Having always had a morbid fascination for criminals, the insane and asylums in general, and being the kind of girl whose dad saves the true crime supplements out of the Sunday papers for – I knew this book would be right up my street! When Historical Honey advertised their recent competition to win a copy of Mark Stevens new book, Broadmoor Revealed, I was definitely getting involved! I was thrilled to have been picked as the winner, and it certainly didn’t disappoint – I devoured it within one evening!
From the more ‘celebrated’ inmates, such as the sexually oppressed Oxford (who made contributions to the Oxford Dictionary from within the asylum) and artist, Dadd (whose religious fervour caused him to kill his own father, believing him to be the devil), to the tragic women who’d committed infanticide only to give birth to new life within the asylum walls – Stevens takes the reader on a journey that will challenge any pre-conceptions on the Victorian Asylum, lunatics and even Broadmoor itself.
Each chapter is jam packed with information taken from the archives, building up a picture of Broadmoor as an institution, the patients that resided inside and events that led them to its door in a clear. It is presented in a concise and entertaining way, with a few surprises thrown in – who knew that back then, attendants didn’t actually have to be medically trained to look after mentally ill patients!
Patients inside Victorian Broadmoor.
My Favourite Chapter
Personally, my favourite chapter detailed all the ingenious escape attempts by patients, both successful and unsuccessful, which led to many reforms within the Broadmoor system, aimed to enhance security. Another favourite was the story of Christina Edmunds, the chocolate box poisoner whose unrequited love sparked a murderous spree of poisonings and led her to becoming one of the most infamous Broadmoor patients. Known as the ‘Venus of Broadmoor’, her files detailed her behaviour inside the institution, and offer a fascinating glimpse into the character of a woman who kills.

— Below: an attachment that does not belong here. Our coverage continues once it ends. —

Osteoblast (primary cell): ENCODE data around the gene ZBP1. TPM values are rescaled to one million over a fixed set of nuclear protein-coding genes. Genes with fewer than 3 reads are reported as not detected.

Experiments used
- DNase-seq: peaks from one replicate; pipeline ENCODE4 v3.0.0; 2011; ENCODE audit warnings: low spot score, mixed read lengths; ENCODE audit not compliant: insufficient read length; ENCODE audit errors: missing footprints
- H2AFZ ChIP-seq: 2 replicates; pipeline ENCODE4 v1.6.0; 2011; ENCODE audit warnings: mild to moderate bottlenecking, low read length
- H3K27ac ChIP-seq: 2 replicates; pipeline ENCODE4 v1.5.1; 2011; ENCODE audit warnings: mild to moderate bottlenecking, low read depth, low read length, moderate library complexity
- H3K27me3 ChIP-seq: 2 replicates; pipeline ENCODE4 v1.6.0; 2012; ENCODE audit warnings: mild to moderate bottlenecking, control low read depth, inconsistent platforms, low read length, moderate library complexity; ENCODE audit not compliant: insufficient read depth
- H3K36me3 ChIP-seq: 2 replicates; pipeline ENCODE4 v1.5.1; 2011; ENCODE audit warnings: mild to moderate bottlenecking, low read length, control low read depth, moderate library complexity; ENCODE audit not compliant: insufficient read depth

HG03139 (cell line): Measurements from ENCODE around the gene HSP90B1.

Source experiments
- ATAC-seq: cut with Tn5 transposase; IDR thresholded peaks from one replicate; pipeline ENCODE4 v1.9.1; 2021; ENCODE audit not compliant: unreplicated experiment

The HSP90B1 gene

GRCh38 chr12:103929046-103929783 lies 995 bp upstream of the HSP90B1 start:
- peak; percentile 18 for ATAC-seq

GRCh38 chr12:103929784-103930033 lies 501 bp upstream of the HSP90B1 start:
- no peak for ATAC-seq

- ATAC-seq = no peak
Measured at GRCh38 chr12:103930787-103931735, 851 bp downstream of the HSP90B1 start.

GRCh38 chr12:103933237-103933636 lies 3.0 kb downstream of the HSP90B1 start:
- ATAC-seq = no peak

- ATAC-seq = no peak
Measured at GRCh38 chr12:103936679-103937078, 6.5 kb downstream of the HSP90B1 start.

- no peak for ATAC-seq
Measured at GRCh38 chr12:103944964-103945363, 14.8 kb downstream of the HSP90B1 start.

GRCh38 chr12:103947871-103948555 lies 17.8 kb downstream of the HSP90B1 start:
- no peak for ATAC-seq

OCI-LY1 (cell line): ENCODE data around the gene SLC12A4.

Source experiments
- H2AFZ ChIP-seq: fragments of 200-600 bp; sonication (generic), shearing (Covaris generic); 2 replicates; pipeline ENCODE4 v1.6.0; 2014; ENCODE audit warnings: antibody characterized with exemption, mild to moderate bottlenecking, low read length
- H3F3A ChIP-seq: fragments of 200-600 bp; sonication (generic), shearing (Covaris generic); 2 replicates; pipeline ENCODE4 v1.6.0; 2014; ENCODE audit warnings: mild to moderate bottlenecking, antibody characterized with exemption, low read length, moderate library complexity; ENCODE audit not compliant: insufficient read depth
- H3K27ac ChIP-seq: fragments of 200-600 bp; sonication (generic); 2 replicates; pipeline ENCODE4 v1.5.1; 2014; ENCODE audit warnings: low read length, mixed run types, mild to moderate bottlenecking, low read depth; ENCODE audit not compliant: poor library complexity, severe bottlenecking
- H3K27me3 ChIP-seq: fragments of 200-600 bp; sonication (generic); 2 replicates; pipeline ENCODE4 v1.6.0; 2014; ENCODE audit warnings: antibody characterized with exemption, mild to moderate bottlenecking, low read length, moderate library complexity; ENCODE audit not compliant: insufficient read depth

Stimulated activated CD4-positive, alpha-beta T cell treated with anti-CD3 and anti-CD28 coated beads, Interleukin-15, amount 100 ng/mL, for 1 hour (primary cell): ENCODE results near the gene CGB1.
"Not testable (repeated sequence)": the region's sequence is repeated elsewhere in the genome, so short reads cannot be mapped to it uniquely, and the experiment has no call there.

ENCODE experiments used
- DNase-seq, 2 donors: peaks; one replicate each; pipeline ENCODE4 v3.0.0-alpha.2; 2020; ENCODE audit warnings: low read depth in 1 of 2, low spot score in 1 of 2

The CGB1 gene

Entwined within each personal story and chapter, Stevens has managed to sprinkle facts about Victorian attitudes towards criminals and the mentally ill, the treatment offered within institution walls, and the hierarchy in Broadmoor itself. And what is great, is that he does this in such a way that the reader is informed, but not bogged down with heavy information.
Should You Read It?
After reading this book, my appetite has certainly been wetted, and I want to discover more about Broadmoor and its history! I’m excited to hear there will be another book to follow – Its already on my “to read” list and this book should definitely be on yours!
Broadmoor. What a place. What are your thoughts of the Victorian treatment of the criminally insane? Let us know your views in the comments box below…